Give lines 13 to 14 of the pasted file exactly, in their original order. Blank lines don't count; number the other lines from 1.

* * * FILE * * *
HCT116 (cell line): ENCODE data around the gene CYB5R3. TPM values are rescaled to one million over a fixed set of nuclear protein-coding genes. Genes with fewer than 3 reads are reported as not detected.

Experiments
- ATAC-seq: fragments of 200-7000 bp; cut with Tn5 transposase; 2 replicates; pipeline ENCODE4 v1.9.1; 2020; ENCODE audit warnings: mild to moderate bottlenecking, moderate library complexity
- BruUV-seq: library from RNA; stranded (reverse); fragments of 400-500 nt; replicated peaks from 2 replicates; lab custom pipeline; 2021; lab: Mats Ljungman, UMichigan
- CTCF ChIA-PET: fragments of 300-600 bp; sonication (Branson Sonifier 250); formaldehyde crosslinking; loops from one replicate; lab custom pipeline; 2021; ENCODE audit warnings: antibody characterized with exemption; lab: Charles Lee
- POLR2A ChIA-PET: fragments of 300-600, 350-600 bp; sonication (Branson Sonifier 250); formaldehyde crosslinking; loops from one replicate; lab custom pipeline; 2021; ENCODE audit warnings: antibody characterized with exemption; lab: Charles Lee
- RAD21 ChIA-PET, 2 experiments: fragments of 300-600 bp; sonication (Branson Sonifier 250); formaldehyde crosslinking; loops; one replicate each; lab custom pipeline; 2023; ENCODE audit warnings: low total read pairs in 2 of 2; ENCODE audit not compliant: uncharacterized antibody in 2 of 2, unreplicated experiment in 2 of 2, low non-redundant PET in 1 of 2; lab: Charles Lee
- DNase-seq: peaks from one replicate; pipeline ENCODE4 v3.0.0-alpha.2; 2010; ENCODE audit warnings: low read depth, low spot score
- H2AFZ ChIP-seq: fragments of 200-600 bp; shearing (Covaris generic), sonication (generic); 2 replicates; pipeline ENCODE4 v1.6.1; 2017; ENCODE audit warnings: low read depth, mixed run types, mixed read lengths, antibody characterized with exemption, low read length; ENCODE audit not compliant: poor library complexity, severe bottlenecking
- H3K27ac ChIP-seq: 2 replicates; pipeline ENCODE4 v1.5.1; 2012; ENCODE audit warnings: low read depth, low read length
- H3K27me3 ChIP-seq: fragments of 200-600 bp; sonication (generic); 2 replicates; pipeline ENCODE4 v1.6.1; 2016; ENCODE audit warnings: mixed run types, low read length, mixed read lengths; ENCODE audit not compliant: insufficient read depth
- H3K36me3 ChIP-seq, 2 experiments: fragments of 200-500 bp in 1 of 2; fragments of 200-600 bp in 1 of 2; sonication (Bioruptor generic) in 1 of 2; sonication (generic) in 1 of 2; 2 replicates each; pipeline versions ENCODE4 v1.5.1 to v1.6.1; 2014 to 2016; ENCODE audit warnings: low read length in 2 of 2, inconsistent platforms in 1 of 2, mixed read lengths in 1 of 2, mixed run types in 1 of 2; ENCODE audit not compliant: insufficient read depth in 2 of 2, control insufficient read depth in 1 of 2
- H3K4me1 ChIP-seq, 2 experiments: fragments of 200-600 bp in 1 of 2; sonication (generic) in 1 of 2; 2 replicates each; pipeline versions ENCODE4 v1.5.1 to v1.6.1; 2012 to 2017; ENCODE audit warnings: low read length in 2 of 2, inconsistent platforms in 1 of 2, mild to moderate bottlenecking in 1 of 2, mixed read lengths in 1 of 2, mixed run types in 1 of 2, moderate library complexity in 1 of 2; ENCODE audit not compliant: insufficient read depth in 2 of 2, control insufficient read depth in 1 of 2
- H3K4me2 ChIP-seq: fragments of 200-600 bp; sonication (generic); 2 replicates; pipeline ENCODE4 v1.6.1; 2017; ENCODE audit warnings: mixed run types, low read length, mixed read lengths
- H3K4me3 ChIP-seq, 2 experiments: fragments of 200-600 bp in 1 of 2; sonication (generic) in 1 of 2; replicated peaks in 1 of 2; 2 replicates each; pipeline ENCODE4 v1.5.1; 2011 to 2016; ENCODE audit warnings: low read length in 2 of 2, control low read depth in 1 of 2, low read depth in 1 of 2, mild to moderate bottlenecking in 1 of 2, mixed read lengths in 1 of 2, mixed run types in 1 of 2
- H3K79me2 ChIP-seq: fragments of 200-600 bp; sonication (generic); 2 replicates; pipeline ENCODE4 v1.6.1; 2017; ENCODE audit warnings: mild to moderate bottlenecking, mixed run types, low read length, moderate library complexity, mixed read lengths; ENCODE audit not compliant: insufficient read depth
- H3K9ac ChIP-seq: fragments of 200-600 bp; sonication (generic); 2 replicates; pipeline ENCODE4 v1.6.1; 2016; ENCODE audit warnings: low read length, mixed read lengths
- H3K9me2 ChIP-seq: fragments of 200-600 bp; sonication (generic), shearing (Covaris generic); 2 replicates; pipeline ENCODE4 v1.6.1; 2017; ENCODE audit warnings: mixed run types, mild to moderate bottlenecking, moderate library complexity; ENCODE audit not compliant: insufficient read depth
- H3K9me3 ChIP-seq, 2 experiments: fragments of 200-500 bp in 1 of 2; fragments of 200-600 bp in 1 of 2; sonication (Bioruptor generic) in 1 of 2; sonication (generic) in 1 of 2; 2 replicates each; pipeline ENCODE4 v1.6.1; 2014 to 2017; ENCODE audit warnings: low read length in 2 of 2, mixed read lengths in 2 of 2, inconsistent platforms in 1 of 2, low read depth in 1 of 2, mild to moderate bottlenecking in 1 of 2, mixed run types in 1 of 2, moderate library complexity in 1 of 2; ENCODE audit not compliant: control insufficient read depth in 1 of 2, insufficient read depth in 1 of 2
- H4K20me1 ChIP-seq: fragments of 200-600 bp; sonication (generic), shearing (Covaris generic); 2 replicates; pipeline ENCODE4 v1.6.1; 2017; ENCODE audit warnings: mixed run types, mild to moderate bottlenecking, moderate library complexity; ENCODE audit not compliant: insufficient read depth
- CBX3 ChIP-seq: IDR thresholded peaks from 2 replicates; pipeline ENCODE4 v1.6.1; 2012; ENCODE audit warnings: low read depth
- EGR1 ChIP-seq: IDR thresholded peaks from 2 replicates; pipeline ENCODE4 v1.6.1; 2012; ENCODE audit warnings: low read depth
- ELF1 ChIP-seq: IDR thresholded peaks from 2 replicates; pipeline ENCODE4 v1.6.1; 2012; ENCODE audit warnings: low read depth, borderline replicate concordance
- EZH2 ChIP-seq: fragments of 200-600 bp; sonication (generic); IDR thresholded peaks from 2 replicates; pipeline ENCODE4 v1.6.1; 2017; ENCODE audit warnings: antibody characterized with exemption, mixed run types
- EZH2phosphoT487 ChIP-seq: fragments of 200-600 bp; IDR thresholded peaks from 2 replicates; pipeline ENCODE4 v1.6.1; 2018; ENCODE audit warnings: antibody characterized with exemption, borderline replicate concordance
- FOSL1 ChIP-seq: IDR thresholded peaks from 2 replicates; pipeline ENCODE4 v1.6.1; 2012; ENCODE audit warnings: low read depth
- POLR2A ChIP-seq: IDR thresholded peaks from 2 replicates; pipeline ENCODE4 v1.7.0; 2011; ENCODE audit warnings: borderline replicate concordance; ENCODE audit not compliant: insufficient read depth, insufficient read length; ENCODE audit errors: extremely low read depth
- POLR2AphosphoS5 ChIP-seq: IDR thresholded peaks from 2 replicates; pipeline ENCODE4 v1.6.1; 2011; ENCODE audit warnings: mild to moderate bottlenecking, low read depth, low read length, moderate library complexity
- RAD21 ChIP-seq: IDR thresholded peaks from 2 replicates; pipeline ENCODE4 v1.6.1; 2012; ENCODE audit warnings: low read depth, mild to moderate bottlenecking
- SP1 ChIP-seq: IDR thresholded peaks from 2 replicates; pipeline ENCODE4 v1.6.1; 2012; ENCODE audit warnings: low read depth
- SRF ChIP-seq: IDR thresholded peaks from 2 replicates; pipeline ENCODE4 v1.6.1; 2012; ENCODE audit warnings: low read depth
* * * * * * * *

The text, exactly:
- H3K4me1 ChIP-seq, 2 experiments: fragments of 200-600 bp in 1 of 2; sonication (generic) in 1 of 2; 2 replicates each; pipeline versions ENCODE4 v1.5.1 to v1.6.1; 2012 to 2017; ENCODE audit warnings: low read length in 2 of 2, inconsistent platforms in 1 of 2, mild to moderate bottlenecking in 1 of 2, mixed read lengths in 1 of 2, mixed run types in 1 of 2, moderate library complexity in 1 of 2; ENCODE audit not compliant: insufficient read depth in 2 of 2, control insufficient read depth in 1 of 2
- H3K4me2 ChIP-seq: fragments of 200-600 bp; sonication (generic); 2 replicates; pipeline ENCODE4 v1.6.1; 2017; ENCODE audit warnings: mixed run types, low read length, mixed read lengths